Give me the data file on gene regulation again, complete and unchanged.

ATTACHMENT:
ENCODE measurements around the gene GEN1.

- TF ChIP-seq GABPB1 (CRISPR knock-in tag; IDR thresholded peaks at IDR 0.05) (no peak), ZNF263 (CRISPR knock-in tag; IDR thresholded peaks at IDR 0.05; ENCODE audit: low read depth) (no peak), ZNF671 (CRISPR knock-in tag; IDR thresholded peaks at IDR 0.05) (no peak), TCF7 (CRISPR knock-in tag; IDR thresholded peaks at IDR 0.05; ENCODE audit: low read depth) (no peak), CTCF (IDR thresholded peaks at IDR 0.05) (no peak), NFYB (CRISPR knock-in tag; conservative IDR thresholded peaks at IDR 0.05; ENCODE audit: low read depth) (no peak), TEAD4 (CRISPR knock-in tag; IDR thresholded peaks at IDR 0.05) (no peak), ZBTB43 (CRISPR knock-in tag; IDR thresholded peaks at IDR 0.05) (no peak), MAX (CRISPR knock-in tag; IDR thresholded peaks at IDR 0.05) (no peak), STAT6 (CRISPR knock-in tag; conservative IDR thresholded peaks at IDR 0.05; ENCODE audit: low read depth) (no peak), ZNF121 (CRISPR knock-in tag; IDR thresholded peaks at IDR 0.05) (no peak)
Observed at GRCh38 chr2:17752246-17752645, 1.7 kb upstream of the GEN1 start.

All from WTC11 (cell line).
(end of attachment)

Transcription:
ENCODE measurements around the gene GEN1.

- TF ChIP-seq GABPB1 (CRISPR knock-in tag; IDR thresholded peaks at IDR 0.05) (no peak), ZNF263 (CRISPR knock-in tag; IDR thresholded peaks at IDR 0.05; ENCODE audit: low read depth) (no peak), ZNF671 (CRISPR knock-in tag; IDR thresholded peaks at IDR 0.05) (no peak), TCF7 (CRISPR knock-in tag; IDR thresholded peaks at IDR 0.05; ENCODE audit: low read depth) (no peak), CTCF (IDR thresholded peaks at IDR 0.05) (no peak), NFYB (CRISPR knock-in tag; conservative IDR thresholded peaks at IDR 0.05; ENCODE audit: low read depth) (no peak), TEAD4 (CRISPR knock-in tag; IDR thresholded peaks at IDR 0.05) (no peak), ZBTB43 (CRISPR knock-in tag; IDR thresholded peaks at IDR 0.05) (no peak), MAX (CRISPR knock-in tag; IDR thresholded peaks at IDR 0.05) (no peak), STAT6 (CRISPR knock-in tag; conservative IDR thresholded peaks at IDR 0.05; ENCODE audit: low read depth) (no peak), ZNF121 (CRISPR knock-in tag; IDR thresholded peaks at IDR 0.05) (no peak)
Observed at GRCh38 chr2:17752246-17752645, 1.7 kb upstream of the GEN1 start.

All from WTC11 (cell line).